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Family-friendly transit

Family-friendly transit

A dad taking his daughter in a stroller on a bus

Before I became a parent, I didn’t think about the logistics of moving myself and my child around. When my little one was little, it was easy: Put the little squirt into some sort of carrying device that makes them hug your stomach, then throw everything else you want to bring with you into a backpack. If you have a car, plunk them in a car seat, and you’re good to go. But using transit with a child isn’t as simple, especially if you use a stroller (which you’ll want to do, especially as your child gets bigger).

Like the first time I put my bike on the bus, I was a little nervous about taking my child and my bulky stroller on transit. If the bus is not full it’s usually a pretty easy experience. Bus operators lower the bus ramp if it’s safe to do so and ask passengers to make room at the front for you and your stroller. Since 1996, TransLink has made an concerted effort to only buy solely low-floor buses (except for highway coaches) that are accessible to people using wheelchairs, scooters, walkers and strollers. If the bus is full, that’s another matter.

Despite operators and most customers usually making it easy to ride on transit with a stroller, there are challenges. This Seattle area blogger wrote an interesting piece on the challenges she’s faced on transit on different Northwest transit systems and in Denmark. She makes reference to TransLink’s rules around strollers (see below) and how the roomier MKII SkyTrain series have ample room for devices with wheels. Canada Line is  roomier than the MKI and MKII’s, so getting your stroller on these trains is usually the easiest.

Strollers may use this area [accessible areas]; however, when demand dictates, the stroller must give way to people with mobility devices, including walkers. In this case, children in strollers should be removed and the strollers collapsed if possible.

*It’s important to note that if a bus operator deems your stroller or scooter a safety concern due to size and inability to collapse (the concern is if devices will block the aisle), they have the right to ask you not to bring your stroller or scooter on the bus.  The maximum ‘footprint’ of a stroller is usually 2 feet by 4 feet.*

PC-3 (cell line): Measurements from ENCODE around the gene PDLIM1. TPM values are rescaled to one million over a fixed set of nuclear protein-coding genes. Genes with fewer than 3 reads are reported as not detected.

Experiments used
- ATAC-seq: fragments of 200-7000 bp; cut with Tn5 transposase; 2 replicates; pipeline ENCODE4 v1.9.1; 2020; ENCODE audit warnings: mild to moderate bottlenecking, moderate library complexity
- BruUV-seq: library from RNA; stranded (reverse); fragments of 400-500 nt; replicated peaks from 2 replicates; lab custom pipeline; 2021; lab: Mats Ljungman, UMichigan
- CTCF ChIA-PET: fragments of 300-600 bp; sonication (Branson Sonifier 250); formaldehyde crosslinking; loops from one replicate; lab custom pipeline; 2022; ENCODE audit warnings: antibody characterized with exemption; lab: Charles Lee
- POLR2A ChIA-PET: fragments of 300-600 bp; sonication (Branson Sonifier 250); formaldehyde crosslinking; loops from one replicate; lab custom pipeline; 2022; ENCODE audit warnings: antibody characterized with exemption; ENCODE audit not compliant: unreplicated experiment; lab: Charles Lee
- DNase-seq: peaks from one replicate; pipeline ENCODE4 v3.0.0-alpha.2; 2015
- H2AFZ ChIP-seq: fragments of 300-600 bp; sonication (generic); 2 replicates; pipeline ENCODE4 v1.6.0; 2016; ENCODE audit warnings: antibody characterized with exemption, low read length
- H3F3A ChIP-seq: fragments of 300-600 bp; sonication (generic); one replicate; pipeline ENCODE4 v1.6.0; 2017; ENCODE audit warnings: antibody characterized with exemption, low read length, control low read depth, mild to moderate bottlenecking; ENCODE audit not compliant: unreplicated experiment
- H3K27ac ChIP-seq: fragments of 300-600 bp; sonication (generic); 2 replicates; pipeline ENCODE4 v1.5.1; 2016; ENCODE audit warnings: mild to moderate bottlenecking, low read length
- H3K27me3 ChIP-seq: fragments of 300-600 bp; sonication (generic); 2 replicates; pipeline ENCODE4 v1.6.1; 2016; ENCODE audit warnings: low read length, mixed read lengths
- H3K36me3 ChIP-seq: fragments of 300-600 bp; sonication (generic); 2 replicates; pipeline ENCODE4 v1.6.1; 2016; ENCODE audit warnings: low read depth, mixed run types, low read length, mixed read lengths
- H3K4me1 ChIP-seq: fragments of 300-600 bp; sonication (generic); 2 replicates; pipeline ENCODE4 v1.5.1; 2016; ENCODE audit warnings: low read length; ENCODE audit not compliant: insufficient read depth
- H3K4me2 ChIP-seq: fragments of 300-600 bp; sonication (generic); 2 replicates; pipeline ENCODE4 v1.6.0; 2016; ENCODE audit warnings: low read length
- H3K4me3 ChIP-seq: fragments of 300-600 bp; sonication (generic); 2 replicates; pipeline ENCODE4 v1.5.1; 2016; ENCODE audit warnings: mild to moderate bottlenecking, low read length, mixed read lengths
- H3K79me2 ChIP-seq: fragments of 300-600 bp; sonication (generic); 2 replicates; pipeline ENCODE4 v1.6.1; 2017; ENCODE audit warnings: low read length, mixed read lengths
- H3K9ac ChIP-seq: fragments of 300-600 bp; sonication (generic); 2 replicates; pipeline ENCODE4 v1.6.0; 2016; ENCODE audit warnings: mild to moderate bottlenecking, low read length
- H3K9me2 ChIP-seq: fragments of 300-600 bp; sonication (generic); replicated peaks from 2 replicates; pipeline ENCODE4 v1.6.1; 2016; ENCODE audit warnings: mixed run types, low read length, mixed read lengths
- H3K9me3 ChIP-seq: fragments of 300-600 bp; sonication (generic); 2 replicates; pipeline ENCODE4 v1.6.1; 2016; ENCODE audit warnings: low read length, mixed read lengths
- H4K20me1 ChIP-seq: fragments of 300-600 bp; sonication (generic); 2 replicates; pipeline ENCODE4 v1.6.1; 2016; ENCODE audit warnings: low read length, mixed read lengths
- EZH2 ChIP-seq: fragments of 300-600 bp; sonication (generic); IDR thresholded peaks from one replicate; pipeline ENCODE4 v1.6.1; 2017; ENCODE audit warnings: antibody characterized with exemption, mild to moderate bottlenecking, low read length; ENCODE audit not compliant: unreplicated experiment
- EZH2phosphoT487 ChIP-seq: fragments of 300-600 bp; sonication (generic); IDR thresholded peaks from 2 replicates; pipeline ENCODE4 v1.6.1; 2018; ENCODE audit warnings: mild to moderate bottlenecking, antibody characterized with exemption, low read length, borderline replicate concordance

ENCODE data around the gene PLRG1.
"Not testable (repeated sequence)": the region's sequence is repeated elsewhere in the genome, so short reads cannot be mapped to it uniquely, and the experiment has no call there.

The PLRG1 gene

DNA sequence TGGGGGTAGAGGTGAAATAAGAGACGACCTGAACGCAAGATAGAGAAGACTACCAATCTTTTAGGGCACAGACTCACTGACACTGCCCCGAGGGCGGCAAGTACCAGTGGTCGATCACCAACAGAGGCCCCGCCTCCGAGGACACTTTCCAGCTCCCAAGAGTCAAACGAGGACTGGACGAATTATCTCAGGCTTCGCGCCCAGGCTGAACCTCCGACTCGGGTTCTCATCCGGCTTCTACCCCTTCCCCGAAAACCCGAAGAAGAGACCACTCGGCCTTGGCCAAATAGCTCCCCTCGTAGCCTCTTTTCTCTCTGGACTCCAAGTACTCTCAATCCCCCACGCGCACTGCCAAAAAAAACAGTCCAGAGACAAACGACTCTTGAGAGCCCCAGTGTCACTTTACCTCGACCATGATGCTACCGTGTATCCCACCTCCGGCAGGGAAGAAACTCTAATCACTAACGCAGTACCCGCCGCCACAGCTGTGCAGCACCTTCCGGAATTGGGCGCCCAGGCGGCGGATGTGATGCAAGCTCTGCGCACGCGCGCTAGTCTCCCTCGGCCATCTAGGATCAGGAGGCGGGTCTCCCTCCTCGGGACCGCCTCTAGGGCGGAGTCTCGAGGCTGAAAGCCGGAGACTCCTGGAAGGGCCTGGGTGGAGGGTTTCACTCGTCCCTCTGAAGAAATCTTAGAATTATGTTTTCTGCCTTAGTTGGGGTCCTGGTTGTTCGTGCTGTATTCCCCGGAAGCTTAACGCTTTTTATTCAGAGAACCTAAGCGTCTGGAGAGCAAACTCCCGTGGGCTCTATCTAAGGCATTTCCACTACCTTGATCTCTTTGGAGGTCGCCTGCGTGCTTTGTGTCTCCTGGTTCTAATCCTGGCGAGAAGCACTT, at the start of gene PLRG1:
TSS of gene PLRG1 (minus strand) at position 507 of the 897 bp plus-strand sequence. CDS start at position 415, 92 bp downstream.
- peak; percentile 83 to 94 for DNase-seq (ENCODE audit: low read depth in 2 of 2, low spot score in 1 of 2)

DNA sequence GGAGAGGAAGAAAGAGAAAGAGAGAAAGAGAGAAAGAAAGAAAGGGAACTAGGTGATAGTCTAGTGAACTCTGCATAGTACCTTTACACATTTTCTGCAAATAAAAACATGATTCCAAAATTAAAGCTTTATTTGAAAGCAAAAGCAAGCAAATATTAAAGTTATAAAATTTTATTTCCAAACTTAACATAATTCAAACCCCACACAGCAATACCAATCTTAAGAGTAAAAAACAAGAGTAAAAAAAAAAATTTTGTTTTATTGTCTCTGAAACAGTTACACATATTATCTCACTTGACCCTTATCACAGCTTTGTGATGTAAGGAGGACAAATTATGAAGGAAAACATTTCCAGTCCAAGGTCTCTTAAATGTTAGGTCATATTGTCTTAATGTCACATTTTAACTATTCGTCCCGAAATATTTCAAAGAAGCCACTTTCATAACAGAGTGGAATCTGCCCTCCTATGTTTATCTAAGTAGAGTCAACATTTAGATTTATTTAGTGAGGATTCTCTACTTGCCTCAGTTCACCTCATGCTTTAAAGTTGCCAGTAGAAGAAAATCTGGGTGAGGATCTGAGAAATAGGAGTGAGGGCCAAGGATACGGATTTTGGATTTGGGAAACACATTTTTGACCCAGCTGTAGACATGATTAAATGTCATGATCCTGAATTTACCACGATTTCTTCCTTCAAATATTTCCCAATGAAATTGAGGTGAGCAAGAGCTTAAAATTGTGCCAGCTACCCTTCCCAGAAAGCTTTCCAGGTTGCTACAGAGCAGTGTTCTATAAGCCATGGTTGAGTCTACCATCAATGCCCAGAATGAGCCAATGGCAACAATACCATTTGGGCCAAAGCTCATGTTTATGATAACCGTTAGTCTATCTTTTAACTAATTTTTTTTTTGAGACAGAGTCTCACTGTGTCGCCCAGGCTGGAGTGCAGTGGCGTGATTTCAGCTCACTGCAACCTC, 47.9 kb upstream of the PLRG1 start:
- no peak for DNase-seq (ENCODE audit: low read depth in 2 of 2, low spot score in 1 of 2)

Even though there is room available for strollers at the front of the bus, if the bus is full or there are already strollers taking that space, you’ll have to wait for another bus to take you. I find that the smaller the stroller, the easier time you’ll have on transit. If I know I’m going to use the bus and my stroller, I’ll often take my umbrella stroller since it folds up easily, and I can carry it with one hand. The larger (usually three-wheels) strollers take up a lot of room, and during peek hours, it’s more difficult to find a bus to accommodate you. Also, if you have a stroller, be prepared to not find a seat for yourself. In the newer Nova buses, there are usually three seats on either side at the front of the bus that can be flipped up. In the older New Flyer buses, sometime only one side of the bus has seats you can flip up. A stroller will typically take the space of two of the seats leaving one or non left over. Even if this third seat is available, I usually leave it for someone who needs it more than me. Remember that It’s not necessary to use the wheelchair restraints, but the parent, or person in charge should hold the stroller in place and use the stroller brakes. Finally, there’s the fact that people with mobility devices like walkers usually have priority over strollers. So while you might find room for you and your little one for part of the trip, you’ll need to be prepared to fold up your stroller and pick up your child and move to the back of the bus. You can then store the stroller between the seats, or in the wheel-well. In these cases, I suggest bringing a backpack and possibly a carrying device for your child if you have one.

There’s a lot to talk about on this subject matter, so I’d love to hear about your experiences with your stroller, your child and your transit system.


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